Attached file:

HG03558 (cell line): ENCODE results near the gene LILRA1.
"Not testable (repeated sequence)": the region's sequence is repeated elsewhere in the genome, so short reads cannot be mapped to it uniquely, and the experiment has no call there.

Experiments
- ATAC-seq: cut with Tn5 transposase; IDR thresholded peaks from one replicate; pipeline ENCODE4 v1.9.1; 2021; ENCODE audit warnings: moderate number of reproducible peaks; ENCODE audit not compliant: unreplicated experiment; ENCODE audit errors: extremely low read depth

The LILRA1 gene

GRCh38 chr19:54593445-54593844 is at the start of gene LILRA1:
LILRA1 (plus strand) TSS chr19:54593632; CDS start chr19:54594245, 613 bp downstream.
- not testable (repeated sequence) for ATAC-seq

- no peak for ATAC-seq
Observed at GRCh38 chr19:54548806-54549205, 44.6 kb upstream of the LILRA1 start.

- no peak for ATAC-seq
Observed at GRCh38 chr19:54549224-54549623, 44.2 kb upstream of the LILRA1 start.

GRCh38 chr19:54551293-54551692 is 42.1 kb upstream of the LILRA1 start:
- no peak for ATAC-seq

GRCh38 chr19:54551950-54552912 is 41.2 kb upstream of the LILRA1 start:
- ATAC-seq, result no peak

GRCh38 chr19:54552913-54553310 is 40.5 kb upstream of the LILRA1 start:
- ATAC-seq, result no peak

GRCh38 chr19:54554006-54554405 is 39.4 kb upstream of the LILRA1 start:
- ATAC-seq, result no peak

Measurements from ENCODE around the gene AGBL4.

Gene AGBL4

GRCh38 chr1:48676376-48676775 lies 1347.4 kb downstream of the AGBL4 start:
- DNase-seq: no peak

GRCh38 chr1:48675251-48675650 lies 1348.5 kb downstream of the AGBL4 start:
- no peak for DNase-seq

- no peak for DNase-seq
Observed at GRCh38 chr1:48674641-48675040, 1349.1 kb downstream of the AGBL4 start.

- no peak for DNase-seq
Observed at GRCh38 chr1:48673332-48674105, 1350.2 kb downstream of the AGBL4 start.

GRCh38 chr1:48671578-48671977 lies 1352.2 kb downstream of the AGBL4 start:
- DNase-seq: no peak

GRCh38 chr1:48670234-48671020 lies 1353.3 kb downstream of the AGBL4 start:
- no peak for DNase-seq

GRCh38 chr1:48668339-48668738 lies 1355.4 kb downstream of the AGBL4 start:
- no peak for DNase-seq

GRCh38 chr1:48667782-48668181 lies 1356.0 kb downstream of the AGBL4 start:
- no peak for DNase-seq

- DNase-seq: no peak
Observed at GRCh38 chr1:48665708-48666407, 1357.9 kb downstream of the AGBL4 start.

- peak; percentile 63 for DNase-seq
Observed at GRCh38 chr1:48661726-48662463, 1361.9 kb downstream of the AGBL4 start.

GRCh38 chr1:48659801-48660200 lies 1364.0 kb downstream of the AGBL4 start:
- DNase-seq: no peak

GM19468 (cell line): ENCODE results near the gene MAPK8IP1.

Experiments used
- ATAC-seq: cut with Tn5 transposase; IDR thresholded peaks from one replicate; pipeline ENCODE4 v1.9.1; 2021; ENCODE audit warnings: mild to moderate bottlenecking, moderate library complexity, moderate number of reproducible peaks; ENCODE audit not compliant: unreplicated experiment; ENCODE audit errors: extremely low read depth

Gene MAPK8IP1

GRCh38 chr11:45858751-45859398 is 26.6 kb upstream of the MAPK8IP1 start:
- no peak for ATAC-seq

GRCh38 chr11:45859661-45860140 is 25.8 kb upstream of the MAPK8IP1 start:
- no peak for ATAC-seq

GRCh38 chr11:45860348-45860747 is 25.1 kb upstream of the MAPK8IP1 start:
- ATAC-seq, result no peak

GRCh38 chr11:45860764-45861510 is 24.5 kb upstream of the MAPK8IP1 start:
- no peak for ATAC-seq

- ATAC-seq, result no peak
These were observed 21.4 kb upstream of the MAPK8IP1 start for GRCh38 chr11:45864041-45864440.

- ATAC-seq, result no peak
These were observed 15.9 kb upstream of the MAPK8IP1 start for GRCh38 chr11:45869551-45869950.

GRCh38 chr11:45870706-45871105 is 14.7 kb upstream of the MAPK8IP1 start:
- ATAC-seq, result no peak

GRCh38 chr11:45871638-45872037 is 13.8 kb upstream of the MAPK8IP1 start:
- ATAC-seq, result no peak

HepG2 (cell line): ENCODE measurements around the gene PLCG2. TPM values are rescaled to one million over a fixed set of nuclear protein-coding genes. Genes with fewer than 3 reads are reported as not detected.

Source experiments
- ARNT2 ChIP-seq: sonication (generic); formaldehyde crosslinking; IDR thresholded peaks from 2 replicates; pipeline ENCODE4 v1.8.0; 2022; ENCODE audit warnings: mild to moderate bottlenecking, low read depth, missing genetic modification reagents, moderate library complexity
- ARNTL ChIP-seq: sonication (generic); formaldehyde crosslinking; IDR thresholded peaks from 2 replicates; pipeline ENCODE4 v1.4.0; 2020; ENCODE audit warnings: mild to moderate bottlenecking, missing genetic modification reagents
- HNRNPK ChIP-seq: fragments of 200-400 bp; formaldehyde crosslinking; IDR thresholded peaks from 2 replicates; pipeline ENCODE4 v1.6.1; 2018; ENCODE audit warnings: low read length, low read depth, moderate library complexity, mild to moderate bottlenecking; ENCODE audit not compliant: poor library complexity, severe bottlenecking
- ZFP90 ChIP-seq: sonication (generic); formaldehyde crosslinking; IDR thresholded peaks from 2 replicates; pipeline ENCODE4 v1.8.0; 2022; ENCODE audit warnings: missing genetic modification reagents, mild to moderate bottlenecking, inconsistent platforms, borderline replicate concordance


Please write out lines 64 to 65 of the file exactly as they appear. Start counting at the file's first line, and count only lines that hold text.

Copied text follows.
- ATAC-seq, result no peak

HepG2 (cell line): ENCODE measurements around the gene PLCG2. TPM values are rescaled to one million over a fixed set of nuclear protein-coding genes. Genes with fewer than 3 reads are reported as not detected.